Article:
Is Your Husband Really Pulling His Weight?

Is Your Husband Really Pulling His Weight?

Nobody was as shocked as I was to read last year's article in Time Magazine, "Chore Wars," which showed that today's working fathers encounter workplaces that don't fully understand their family responsibilities.

The author of the article had planned to confront her husband about how she was the equivalent of the human Giving Tree, doing her unfair share around the house. But after doing some research, she came away surprised: During her sleuthing, she found that, according to the Bureau of Labor Statistics, the combined daily totals of paid and unpaid work done by working moms and dads came out ... about even.

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But if my own home and friends are any indication, the cold, hard facts are distinctly at odds with people's actual feelings. If I had a dollar for every snarky comment that my husband and I lobbed about the state of our living room, we'd be able to pay for a cleaning lady. Weekly.

Plus, in my experience, waving a sheaf of statistics does nothing to change those feelings.

How Do You Avoid Turning Into a Bad Episode of "Everybody Loves Raymond"?

To get to this answer, I spoke to Amy and Marc ... er, Marc and Amy. At any rate, I spoke to the Vachons, a married couple who equally authored "Equally Shared Parenting: Rewriting the Rules for a New Generation of Parents."

"I think the trap we fall into is focusing on 'who does what.' If you're arguing and nitpicking, something's not working," says Marc. "You want to feel like a team."

To that end, they've split up parents' lives into four domains:

  1. Breadwinning
  2. Child-raising
  3. Housework
  4. Time for self

Notice how housework and child-raising are separate. That's huge. Because lumping "tea party with Angelina Ballerina" in with "laundry" does a disservice to a really wonderful, fulfilling experience (properly folding T-shirts, that is).

I'm kidding! Seriously, when parents see all home work as drudgery, it dooms the whole conversation. So the first step, as with anything, is to reframe the discussion. It's not about "doling out chores." It's about committing to a family structure that works for everyone.

Division of Chores Isn't the Point

"Division of chores ends up being part of the territory, but the underlying reason is that you want a certain life," says Amy. "We're not saying 'don't discuss the details.' Of course you have to discuss them. But don't make them your focus."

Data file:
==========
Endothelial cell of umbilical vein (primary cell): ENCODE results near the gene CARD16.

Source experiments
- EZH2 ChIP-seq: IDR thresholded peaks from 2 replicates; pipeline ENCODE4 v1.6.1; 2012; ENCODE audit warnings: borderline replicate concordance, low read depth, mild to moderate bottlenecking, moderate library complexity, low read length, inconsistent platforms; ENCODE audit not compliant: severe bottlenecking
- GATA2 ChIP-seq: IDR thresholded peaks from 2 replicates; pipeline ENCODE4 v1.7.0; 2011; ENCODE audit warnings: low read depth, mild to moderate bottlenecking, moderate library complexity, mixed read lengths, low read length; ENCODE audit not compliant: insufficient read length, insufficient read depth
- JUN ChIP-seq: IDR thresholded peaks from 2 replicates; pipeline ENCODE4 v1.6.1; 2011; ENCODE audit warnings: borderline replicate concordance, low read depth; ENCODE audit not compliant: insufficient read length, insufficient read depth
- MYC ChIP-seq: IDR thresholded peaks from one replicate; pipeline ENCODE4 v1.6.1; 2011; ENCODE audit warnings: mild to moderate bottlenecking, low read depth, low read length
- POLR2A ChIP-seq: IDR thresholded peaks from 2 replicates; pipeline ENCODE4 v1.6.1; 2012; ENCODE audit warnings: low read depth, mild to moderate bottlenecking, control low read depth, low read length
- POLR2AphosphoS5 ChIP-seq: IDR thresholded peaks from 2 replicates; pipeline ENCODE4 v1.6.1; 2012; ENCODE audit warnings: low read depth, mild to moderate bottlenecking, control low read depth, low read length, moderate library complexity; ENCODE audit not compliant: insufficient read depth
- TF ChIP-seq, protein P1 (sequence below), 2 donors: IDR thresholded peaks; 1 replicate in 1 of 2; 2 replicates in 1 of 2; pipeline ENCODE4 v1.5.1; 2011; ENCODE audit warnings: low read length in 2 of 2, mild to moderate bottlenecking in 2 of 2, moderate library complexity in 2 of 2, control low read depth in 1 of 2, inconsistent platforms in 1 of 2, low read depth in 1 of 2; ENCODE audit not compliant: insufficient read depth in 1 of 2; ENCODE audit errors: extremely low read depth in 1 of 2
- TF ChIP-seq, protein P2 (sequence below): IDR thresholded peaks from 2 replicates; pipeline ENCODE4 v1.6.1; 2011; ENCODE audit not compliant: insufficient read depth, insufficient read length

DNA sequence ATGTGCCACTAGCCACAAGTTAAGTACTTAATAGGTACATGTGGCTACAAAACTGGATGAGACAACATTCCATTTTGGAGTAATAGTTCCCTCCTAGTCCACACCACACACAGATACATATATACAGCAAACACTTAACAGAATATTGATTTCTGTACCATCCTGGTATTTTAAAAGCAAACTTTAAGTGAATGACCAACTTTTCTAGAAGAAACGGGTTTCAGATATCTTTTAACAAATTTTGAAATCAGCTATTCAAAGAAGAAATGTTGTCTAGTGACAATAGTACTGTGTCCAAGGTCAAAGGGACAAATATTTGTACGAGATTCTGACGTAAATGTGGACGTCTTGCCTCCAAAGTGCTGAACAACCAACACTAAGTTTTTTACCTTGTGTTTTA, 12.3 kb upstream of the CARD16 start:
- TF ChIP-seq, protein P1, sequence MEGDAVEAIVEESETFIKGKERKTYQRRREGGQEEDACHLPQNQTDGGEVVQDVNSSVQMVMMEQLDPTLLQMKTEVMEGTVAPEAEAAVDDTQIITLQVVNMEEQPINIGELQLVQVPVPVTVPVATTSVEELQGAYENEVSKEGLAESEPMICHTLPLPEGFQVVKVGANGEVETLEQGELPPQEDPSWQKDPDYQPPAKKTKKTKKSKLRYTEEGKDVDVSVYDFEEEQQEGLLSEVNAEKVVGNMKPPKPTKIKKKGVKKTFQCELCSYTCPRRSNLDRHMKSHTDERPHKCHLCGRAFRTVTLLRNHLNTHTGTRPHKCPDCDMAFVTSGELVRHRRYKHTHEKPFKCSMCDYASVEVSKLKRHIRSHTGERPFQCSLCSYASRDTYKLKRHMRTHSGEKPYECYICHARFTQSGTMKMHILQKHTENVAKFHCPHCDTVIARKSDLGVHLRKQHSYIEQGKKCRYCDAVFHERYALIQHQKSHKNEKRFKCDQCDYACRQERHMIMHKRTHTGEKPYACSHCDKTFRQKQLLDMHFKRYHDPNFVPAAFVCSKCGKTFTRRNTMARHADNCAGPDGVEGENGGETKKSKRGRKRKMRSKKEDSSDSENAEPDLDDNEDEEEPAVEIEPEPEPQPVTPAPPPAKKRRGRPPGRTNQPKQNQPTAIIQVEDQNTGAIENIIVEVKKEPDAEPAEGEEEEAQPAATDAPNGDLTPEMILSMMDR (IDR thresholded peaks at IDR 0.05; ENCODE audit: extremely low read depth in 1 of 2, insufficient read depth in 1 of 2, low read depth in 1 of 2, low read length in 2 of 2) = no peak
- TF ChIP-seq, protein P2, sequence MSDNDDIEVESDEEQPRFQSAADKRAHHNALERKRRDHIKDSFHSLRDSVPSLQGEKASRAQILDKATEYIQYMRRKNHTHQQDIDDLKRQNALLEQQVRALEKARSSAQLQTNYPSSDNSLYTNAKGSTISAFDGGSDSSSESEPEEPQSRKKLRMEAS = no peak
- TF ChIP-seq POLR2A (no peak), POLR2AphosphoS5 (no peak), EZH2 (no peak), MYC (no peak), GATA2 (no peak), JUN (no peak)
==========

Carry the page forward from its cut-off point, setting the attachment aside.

For one thing, trying to draw every aspect of family life down the middle with a piece of tape, like Bobby and Peter Brady's bedroom, is impossible.

Some well-intentioned parents of the 1970s--friends of my parents--went so far as to choose not to breastfeed, so that the onus of 3 A.M. feedings wouldn't fall on the mom. I'm not saying that correlation is causation, but the couple eventually divorced. The take-away: An impossible standard sets you up for failure, which is why the Vachons recommend the four sectors.

"When our kids were born, for the first couple of weeks, I did more with them, and Marc did more of the other things. Then I started pumping and storing milk, so he could have the experience of bonding and feeding, " says Amy. "There are ways around these issues. For example, Marc took two vacation days per week for those first few months, so he could have time alone with the baby. It became more equal once I went back to work."

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What About Stay-at-Home Parents?

Ah, yes. If one person's job is to be the stay-at-home parent, there's just no way to parent equally if one of you is, literally, the professional. All the same, consciously dividing your lives into those four domains helps because it separates parenting from housework--and honors the fact that both parents have needs in all four domains. Housework isn't kid-work.

The Vachons add that even if one parent stays at home for a year or more, that doesn't mean that he or she can't retain some kind of professional training. "That could mean taking classes, networking or volunteering in their chosen field," says Marc. "After five or six years, the intensity of that at-home parenting is going to diminish, and you're going to want something you can go back to--so stay as fresh and plugged-in as you can."

"Our society tends to say that being a nurturer is less valuable than being an earner," adds Amy. "Obviously, we think that's ridiculous, and society's sort of redefining masculinity right now in response to that."

Being Equal Means Not Being the Only Expert

In the end, one of you can't be the "expert." And that's hard to get used to, especially as a woman.

After a lifetime of feeling like we're second-best to men in so many ways--we earn 77 cents for every male dollar--it's intoxicating to be the one who fixes everything with her magic touch. But giving up that "gatekeeper" role is absolutely essential in order to be an equal parent, and to give yourself a break.

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Being the only one who your kid will allow to kiss her boo-boo? Feels good. The relief when your husband says, "Relax, I've got this." Now that's priceless.

altAmy Keyishian moved from the most expensive city in the world--New York--to the other most expensive city in the world, San Francisco. She's an expert at finding free, cheap and offbeat fun for herself and her kids--and she tries to make work fun as best she can.

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